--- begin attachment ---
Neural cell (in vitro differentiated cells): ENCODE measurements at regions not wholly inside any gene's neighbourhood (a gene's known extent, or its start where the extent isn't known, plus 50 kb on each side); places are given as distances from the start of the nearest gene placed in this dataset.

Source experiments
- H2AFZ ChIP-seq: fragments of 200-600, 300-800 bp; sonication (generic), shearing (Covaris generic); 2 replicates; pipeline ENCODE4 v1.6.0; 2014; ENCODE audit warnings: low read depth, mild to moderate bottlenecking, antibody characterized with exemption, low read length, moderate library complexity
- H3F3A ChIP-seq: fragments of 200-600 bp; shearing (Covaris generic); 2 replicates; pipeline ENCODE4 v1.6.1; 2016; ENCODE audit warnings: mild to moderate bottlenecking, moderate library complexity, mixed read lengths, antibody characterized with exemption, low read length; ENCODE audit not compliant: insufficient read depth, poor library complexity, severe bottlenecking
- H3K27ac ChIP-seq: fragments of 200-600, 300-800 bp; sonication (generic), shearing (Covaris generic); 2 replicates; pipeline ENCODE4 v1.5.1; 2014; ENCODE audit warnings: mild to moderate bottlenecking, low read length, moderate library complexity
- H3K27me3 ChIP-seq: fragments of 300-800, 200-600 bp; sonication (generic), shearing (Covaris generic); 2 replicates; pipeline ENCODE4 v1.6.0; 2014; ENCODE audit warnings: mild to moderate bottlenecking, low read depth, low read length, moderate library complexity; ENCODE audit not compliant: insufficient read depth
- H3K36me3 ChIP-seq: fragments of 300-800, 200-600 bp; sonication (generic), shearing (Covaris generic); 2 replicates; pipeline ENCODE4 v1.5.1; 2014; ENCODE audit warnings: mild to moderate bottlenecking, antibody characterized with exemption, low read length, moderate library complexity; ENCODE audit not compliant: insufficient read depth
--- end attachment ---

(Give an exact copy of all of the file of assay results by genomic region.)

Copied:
Neural cell (in vitro differentiated cells): ENCODE measurements at regions not wholly inside any gene's neighbourhood (a gene's known extent, or its start where the extent isn't known, plus 50 kb on each side); places are given as distances from the start of the nearest gene placed in this dataset.

Source experiments
- H2AFZ ChIP-seq: fragments of 200-600, 300-800 bp; sonication (generic), shearing (Covaris generic); 2 replicates; pipeline ENCODE4 v1.6.0; 2014; ENCODE audit warnings: low read depth, mild to moderate bottlenecking, antibody characterized with exemption, low read length, moderate library complexity
- H3F3A ChIP-seq: fragments of 200-600 bp; shearing (Covaris generic); 2 replicates; pipeline ENCODE4 v1.6.1; 2016; ENCODE audit warnings: mild to moderate bottlenecking, moderate library complexity, mixed read lengths, antibody characterized with exemption, low read length; ENCODE audit not compliant: insufficient read depth, poor library complexity, severe bottlenecking
- H3K27ac ChIP-seq: fragments of 200-600, 300-800 bp; sonication (generic), shearing (Covaris generic); 2 replicates; pipeline ENCODE4 v1.5.1; 2014; ENCODE audit warnings: mild to moderate bottlenecking, low read length, moderate library complexity
- H3K27me3 ChIP-seq: fragments of 300-800, 200-600 bp; sonication (generic), shearing (Covaris generic); 2 replicates; pipeline ENCODE4 v1.6.0; 2014; ENCODE audit warnings: mild to moderate bottlenecking, low read depth, low read length, moderate library complexity; ENCODE audit not compliant: insufficient read depth
- H3K36me3 ChIP-seq: fragments of 300-800, 200-600 bp; sonication (generic), shearing (Covaris generic); 2 replicates; pipeline ENCODE4 v1.5.1; 2014; ENCODE audit warnings: mild to moderate bottlenecking, antibody characterized with exemption, low read length, moderate library complexity; ENCODE audit not compliant: insufficient read depth